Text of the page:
Hop Valley Brewing Co.
980 Kruse Way
Springfield, OR 97477
This is the kind of restaurant you would get if the Chief Operating Officer of Chili’s decided to set up a new business of his own. All the hardware and fancy control systems are in place…in fact, they are WAY overdone for a single location restaurant…but there’s still something missing.
What’s missing is a good marketing plan. By marketing, I don’t mean advertising. I mean the more important aspect of marketing which involves creating a brand strategy and brand position, and then making sure the layout, decorations, materials, menu, food, culture and service system of the restaurant fit this position perfectly. That’s exactly what Hop Valley badly needs to make it a more successful venture.
Let’s back up a bit here to first describe Hop Valley Brew Co. as it now exists. Basically, it’s a big brew pub that makes beer on premises like Steelhead or a couple other places do as well. Food offerings are burgers, ribs, sandwiches, and steaks. So far, so good.
Hop Valley Brew does not appear to have any history of any kind (as the Eugene Burger Blog also pointed out). It just sorta popped up one day looking all fresh and new. They seem to have realized at some point how this feels a bit “empty”, so now they have added some photos on the wall which attempt to simulate history: photos of some of the staff and premises which have been heavily photoshopped to make them look old and faded, then printed on some sort of canvas and frame, and finally attached to the wall with four big shiny Home Depot screws. Wow. Convincing…
In terms of hardware, Hop Valley has everything you would expect to find in a big chain restaurant. Fancy uniforms, complex computer ordering systems, a full line of Hop Valley branded clothing and knick-knacks for customers to purchase, a super fancy website, etc. They also got their own custom building and own parking lot. It appears the C.O.O. of Chili’s saved up all of his money and poured it into this place. (Too bad he did not also recruit the Chili’s marketing director to join the venture in the planning stages. All of the following mistakes could have been avoided with a talented strategic planner.)
Layout-wise, it’s a miss. Booths are lined up against the windows, with some of the booths getting strong sunlight and some getting none at all. Since the building was custom built for this restaurant, why didn’t they think about this and place the windows properly? Aside from the train-car-like line of booths, the rest of the seating is tables and chairs scattered around a big open area in the middle. Definitely I would not be happy sitting at one of those exposed tables. The ceiling is acoustic tiles painted dark brown with blacked-out air vent piping, which is pretty standard stuff, but the ceilings are way too high, giving the place a warehouse-y, Chuck E. Cheese-y feeling. They also have a bar area at one end which is somewhat separated from the eating area, but seems oddly out of place. Again, the overly high ceilings kill the feeling.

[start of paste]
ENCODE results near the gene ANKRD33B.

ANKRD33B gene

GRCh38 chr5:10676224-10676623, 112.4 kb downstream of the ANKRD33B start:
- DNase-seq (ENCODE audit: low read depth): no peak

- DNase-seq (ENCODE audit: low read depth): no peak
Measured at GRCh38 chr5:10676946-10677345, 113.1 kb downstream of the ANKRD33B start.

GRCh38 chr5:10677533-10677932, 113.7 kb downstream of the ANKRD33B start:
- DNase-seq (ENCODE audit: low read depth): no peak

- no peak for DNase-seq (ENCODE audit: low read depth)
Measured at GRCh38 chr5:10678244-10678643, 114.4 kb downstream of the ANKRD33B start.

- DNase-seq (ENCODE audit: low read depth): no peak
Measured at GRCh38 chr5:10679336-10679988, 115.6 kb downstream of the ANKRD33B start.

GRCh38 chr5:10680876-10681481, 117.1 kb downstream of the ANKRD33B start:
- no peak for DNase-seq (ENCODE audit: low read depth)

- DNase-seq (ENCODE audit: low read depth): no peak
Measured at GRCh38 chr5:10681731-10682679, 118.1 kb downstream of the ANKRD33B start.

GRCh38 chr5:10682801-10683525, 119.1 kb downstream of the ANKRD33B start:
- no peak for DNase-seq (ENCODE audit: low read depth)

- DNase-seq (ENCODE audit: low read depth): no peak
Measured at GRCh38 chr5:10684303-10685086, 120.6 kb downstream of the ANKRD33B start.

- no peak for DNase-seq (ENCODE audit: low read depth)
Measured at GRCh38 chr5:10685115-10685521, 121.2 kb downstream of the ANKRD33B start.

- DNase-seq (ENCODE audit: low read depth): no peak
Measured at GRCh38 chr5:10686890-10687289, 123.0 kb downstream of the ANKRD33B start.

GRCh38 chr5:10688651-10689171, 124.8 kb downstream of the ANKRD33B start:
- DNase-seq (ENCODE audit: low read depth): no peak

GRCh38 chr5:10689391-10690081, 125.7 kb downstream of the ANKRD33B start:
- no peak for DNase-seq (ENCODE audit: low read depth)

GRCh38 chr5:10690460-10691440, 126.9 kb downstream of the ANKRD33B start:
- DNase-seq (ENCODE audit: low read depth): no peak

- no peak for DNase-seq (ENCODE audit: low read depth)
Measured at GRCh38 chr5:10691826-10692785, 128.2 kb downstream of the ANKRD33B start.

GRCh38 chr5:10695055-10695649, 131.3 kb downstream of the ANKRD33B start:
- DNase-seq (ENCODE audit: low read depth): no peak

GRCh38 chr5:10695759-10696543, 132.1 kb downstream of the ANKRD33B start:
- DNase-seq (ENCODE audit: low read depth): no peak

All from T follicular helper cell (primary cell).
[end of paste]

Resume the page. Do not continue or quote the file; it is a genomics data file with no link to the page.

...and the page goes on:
Service-wise, it’s also a miss. Every staff member has a cold-ish, not friendly, and not-happy-with-their-job attitude. They are professional but that’s all. Human robots. On the other hand, they may have all broken up with their respective boyfriends and girlfriends that day. But I doubt it.
Menu-wise, it’s a big miss for me, mainly due to their burgers. The menu clearly states “Due to the smoking process, our burgers stay pink in the middle no matter how well done.” Uhhh…ok…but sorry, that sounds like BS to me. So I asked the waiter if there was any way possible that they could cook my burger all the way through so there would be no pink? His answer was “No, it will always be pink inside because of the pork seasoning that is mixed into the beef”. BS alert is flashing bright red now since the waiter’s explanation is different than the menu’s explanation. End result, I did not order a burger even though that was what I came here for. (Internet explanation for why fully-cooked meat might still remain pink inside…all very unhealthy and unappetizing sounding).
Fish & “Chips”: What do you expect when you order this world famous dish? Deep-fried fish and french fries. Some places serve thick fries, and some places serve regular fries, but you always get fries…except at Hop Valley where you get oily cold potato chips. Plus the fish is rubbery cod instead of halibut.
Side of fries we ordered to rectify the “chips” issue: Cold. Boring. Sysco. (Sysco is a huge restaurant supply conglomerate that provides so so food materials and supplies nationwide.) Sysco ketchup on the table did not help the Sysco fries come to life.
Chicken Strips with BBQ sauce: Batter was supposed to be made from Hop Valley beer, but I could not taste any difference. The batter was very crispy and brown outside but wet inside (fryer oil was probably too hot). BBQ sauce was thin and light on flavor. It tasted Sysco-tastic.
Beer: Better than Budweiser but not as good as Ninkasi or even Steelhead. I don’t think Sysco makes craft beer, but if they did, this is what it would taste like.
Summary: The idea was a good one, and the hardware is very professional and big chain-ish, but everything else is a big miss-ish.